Monolithic Power Systems (NASDAQ:MPWR) Exceeds Q3 Expectations, Guides For Strong Sales Next Quarter

Full Report / November 02, 2021
Add to Watchlist

Power management chips maker Monolithic Power Systems (NASDAQ: MPWR) reported Q3 FY2021 results beating Wall St's expectations, with revenue up 24.7% year on year to $323.5 million. Guidance for next quarter's revenue was $320 million at the midpoint, 4.35% above the average of analyst estimates. Monolithic Power Systems made a GAAP profit of $68.7 million, improving on its profit of $55.5 million, in the same quarter last year.

Monolithic Power Systems (MPWR) Q3 FY2021 Highlights:

  • Revenue: $323.5 million vs analyst estimates of $316 million (2.36% beat)
  • EPS (non-GAAP): $2.06 vs analyst estimates of $2 (3.08% beat)
  • Revenue guidance for Q4 2021 is $320 million at the midpoint, above analyst estimates of $306.6 million
  • Inventory Days Outstanding: 138, up from 125 previous quarter
  • Gross Margin (GAAP): 57.5%, up from 55.1% same quarter last year

Founded in 1997 by its longtime CEO Michael Hsing, Monolithic Power Systems (NASDAQ: MPWR) is an analog and mixed signal chipmaker that specializes in power management chips meant to minimize total energy consumption.

Monolithic Power Systems’ peers and competitors include Analog Devices (NASDAQ:ADI), Texas Instruments (NASDAQ:TXN), Skyworks (NASDAQ:SWKS), Infineon (XTRA:IFX), NXP Semiconductors NV (NASDAQ:NXPI), ON Semi (NASDAQ:ON), Marvell Technology (NASDAQ:MRVL), and Microchip (NASDAQ:MCHP).

Analog Semiconductors

Longer manufacturing duration allows analog chip makers to generate greater efficiencies, leading to structurally higher gross margins than their fabless digital peers. The downside of vertical integration is that cyclicality can be more pronounced for analog chipmakers, as capacity utilization upsides work in reverse during down periods. Read More The semiconductor industry is broadly divided into analog and digital semiconductors. Digital chips are what most people think of as the brains of almost every electronic device. Their primary purpose is to either store (memory chips) or process (CPUs/GPUs) data. By comparison, analog chips regulate real world signals, such as temperature, speed, sound, or electrical current, converting them into a stream of digital data that can be processed by digital semiconductors. Analog semiconductors are also used to manage power in any electronic device; they convert, store and distribute the electrical energy that comes from a battery or wall plug. Analog chips are found everywhere from household appliances like refrigerators or washing machines, to smartphones, cars and factory production lines.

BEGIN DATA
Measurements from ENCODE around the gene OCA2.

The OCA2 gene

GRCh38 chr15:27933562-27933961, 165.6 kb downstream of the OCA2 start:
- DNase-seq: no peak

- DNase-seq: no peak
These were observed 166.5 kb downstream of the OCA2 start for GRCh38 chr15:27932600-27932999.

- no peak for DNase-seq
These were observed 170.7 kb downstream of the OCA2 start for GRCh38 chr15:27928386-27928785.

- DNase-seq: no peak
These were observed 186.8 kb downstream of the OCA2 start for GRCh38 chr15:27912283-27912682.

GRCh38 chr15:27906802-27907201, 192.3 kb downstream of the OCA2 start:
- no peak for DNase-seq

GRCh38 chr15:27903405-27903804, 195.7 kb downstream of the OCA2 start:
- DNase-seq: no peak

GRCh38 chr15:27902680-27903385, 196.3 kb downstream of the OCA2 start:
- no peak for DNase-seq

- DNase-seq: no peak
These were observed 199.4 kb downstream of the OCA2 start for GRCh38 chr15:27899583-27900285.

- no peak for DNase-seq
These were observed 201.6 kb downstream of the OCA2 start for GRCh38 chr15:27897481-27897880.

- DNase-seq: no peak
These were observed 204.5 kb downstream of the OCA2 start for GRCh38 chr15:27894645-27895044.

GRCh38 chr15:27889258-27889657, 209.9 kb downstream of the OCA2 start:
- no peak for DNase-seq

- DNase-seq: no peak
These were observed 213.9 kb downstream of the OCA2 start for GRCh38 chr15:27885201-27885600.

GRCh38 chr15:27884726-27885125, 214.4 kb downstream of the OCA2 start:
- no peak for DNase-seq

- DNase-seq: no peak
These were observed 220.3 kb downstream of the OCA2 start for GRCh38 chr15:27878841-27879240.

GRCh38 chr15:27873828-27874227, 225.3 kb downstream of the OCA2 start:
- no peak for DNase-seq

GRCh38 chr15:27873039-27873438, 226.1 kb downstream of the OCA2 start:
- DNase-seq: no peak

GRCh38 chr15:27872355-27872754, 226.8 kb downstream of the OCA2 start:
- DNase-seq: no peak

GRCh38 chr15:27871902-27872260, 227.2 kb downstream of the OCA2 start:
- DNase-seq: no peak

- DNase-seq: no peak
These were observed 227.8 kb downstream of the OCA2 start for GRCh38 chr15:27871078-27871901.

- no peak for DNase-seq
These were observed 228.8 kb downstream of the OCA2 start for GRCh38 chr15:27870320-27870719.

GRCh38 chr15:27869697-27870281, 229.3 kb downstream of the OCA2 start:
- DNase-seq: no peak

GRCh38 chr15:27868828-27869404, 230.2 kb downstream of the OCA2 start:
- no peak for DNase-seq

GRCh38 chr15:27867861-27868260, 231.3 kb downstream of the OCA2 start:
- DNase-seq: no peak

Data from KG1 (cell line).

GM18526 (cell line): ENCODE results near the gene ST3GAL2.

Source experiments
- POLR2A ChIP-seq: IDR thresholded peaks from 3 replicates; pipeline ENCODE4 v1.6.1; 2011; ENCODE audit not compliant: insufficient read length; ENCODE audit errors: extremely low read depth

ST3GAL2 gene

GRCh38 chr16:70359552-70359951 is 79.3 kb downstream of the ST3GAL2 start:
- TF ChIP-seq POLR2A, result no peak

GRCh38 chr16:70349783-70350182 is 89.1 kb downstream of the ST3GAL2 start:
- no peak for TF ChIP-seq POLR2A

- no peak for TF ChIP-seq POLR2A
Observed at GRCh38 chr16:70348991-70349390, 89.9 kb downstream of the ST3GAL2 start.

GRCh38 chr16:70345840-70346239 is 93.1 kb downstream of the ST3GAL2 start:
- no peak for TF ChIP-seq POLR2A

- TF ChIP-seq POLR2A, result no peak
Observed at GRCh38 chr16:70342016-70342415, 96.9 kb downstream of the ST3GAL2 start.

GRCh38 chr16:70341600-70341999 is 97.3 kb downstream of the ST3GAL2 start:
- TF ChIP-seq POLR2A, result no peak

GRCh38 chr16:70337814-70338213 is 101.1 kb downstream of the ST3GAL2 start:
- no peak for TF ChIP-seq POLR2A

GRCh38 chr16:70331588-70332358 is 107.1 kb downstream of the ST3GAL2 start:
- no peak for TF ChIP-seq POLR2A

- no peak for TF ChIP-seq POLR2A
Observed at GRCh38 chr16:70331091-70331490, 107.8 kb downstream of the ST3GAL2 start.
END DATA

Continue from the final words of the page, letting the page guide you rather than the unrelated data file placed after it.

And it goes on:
Sales Growth

Monolithic Power Systems's revenue growth over the last three years has been strong, averaging 26.6% annually. And as you can see below, last year has been especially strong, with quarterly revenue growing from $259.4 million to $323.5 million. Semiconductors are a cyclical industry and long-term investors should be prepared for periods of high growth, followed by periods of revenue contractions (which can sometimes offer opportune times to buy).

Monolithic Power Systems Total Revenue

This was a decent quarter for Monolithic Power Systems as revenues grew 24.7%, topping analyst estimates by 2.36%.

Monolithic Power Systems believes the growth is set to continue, and is guiding for revenue to grow 23.3% YoY next quarter, and Wall St analysts are estimating growth 19.4% over the next twelve months.

Product Demand & Outstanding Inventory

Days Inventory Outstanding (DIO) are an important metric for chipmakers, as it reflects the capital intensity of the business and the cyclical nature of semiconductor supply and demand. In a tight supply environment, inventories tend to be stable, allowing chipmakers to exert pricing power. Steadily increasing DIO can be a warning sign that demand is weak, and if inventories continue to rise the company may have to downsize production.